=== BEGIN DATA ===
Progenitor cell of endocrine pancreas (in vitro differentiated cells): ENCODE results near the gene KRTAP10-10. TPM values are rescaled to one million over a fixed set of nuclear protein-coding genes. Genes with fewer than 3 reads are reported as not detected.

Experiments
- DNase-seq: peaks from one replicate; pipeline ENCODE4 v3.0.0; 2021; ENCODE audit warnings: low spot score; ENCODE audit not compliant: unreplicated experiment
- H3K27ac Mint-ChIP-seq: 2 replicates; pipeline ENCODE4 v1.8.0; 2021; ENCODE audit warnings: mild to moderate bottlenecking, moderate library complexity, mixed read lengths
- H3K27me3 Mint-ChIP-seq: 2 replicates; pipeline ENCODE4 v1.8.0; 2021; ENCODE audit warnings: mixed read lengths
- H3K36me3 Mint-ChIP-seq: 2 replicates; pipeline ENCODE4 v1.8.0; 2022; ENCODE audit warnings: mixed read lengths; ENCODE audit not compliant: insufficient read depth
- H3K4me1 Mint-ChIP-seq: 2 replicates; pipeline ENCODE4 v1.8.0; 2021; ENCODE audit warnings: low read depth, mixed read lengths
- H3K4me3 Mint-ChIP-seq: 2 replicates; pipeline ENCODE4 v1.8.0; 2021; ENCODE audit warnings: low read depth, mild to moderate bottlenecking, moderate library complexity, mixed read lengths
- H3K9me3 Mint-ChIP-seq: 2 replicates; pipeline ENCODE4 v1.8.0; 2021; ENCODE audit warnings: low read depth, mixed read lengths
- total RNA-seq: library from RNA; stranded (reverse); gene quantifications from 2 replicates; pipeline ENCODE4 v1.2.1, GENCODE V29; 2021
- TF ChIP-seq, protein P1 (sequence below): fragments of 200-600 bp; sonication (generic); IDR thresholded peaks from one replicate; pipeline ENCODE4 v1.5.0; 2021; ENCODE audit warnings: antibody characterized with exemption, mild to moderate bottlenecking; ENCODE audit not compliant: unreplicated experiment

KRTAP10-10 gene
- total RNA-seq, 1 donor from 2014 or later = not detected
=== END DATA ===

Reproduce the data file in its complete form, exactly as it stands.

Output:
Progenitor cell of endocrine pancreas (in vitro differentiated cells): ENCODE results near the gene KRTAP10-10. TPM values are rescaled to one million over a fixed set of nuclear protein-coding genes. Genes with fewer than 3 reads are reported as not detected.

Experiments
- DNase-seq: peaks from one replicate; pipeline ENCODE4 v3.0.0; 2021; ENCODE audit warnings: low spot score; ENCODE audit not compliant: unreplicated experiment
- H3K27ac Mint-ChIP-seq: 2 replicates; pipeline ENCODE4 v1.8.0; 2021; ENCODE audit warnings: mild to moderate bottlenecking, moderate library complexity, mixed read lengths
- H3K27me3 Mint-ChIP-seq: 2 replicates; pipeline ENCODE4 v1.8.0; 2021; ENCODE audit warnings: mixed read lengths
- H3K36me3 Mint-ChIP-seq: 2 replicates; pipeline ENCODE4 v1.8.0; 2022; ENCODE audit warnings: mixed read lengths; ENCODE audit not compliant: insufficient read depth
- H3K4me1 Mint-ChIP-seq: 2 replicates; pipeline ENCODE4 v1.8.0; 2021; ENCODE audit warnings: low read depth, mixed read lengths
- H3K4me3 Mint-ChIP-seq: 2 replicates; pipeline ENCODE4 v1.8.0; 2021; ENCODE audit warnings: low read depth, mild to moderate bottlenecking, moderate library complexity, mixed read lengths
- H3K9me3 Mint-ChIP-seq: 2 replicates; pipeline ENCODE4 v1.8.0; 2021; ENCODE audit warnings: low read depth, mixed read lengths
- total RNA-seq: library from RNA; stranded (reverse); gene quantifications from 2 replicates; pipeline ENCODE4 v1.2.1, GENCODE V29; 2021
- TF ChIP-seq, protein P1 (sequence below): fragments of 200-600 bp; sonication (generic); IDR thresholded peaks from one replicate; pipeline ENCODE4 v1.5.0; 2021; ENCODE audit warnings: antibody characterized with exemption, mild to moderate bottlenecking; ENCODE audit not compliant: unreplicated experiment

KRTAP10-10 gene
- total RNA-seq, 1 donor from 2014 or later = not detected